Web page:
Spring 2020 - HUM 130 D900
Introduction to Religious Studies (3)
Class Number: 5406
Delivery Method: In Person
Course Times + Location:
Fr 2:30 PM – 4:20 PM
SRYC 5100, Surrey
An introduction to concepts central to the academic study of religion exploring various relevant methodologies. Provides a framework for understanding the many ways in which humans experience the phenomenon of the sacred through symbol, ritual, doctrine and experience in a variety of religious traditions and cultures. Students who have taken HUM 230 prior to 2007 may not take this course for further credit. Breadth-Humanities Equivalent Courses: GS230 HUM230 Breadth-Humanities.
HUM 130: ‘Introduction to Religious Studies’, is both an introduction to the study of religion, and a survey of the world’s major religious and spiritual traditions. Through readings, discussion and engaged activities such as field visits, we will explore the varieties of religious life, in addition to the various methodologies used to study religion. This course provides a framework for understanding and entering into the many ways in which human beings experience the sacred through story, practice, symbol, ritual and doctrine. Starting with a history of the concepts and methods used in the study of religion we will define and problematize the term. Then we will move into a survey of the major traditions of the world. We will conclude the course with broader conversations about the relationship between religion and science, morality, politics and the environment, and the future of religion in a changing world.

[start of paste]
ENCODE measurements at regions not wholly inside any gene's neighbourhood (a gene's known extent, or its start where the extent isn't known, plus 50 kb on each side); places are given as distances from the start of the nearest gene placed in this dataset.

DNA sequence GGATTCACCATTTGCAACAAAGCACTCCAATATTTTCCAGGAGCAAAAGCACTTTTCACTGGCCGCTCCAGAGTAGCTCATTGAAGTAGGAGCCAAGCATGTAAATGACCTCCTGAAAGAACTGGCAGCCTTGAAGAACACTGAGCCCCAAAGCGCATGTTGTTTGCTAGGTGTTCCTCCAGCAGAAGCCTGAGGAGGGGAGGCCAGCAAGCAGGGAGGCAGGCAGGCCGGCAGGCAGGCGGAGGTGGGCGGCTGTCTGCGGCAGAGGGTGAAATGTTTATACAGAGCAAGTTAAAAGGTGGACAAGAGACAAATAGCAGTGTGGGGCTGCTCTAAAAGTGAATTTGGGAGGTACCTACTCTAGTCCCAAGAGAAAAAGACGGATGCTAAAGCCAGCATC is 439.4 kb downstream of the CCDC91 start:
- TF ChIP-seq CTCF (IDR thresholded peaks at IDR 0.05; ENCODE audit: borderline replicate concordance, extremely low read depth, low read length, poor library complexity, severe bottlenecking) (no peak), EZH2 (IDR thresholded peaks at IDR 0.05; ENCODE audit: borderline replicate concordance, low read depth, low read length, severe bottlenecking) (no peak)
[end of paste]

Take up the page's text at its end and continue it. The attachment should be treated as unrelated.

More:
- In class Midterms X 3 30%
- Religious Engagement Field Reports X 2 30%
- New Religious Movements Tutorial Presentation 10%
- New Religious Movements Write Up 15%
- Reflective Final Exam 15%
Hillary P. Rodrigues and John S. Harding. 2008. Introduction to the Study of Religion.
Esposito, John L., Todd Lewis, Darrell J. Fasching and Paul Bowlby. 2009. World Religions Today. (Canadian Edition)
SFU’s Academic Integrity web site http://www.sfu.ca/students/academicintegrity.html is filled with information on what is meant by academic dishonesty, where you can find resources to help with your studies and the consequences of cheating. Check out the site for more information and videos that help explain the issues in plain English.
Each student is responsible for his or her conduct as it affects the University community. Academic dishonesty, in whatever form, is ultimately destructive of the values of the University. Furthermore, it is unfair and discouraging to the majority of students who pursue their studies honestly. Scholarly integrity is required of all members of the University. http://www.sfu.ca/policies/gazette/student/s10-01.html
ACADEMIC INTEGRITY: YOUR WORK, YOUR SUCCESS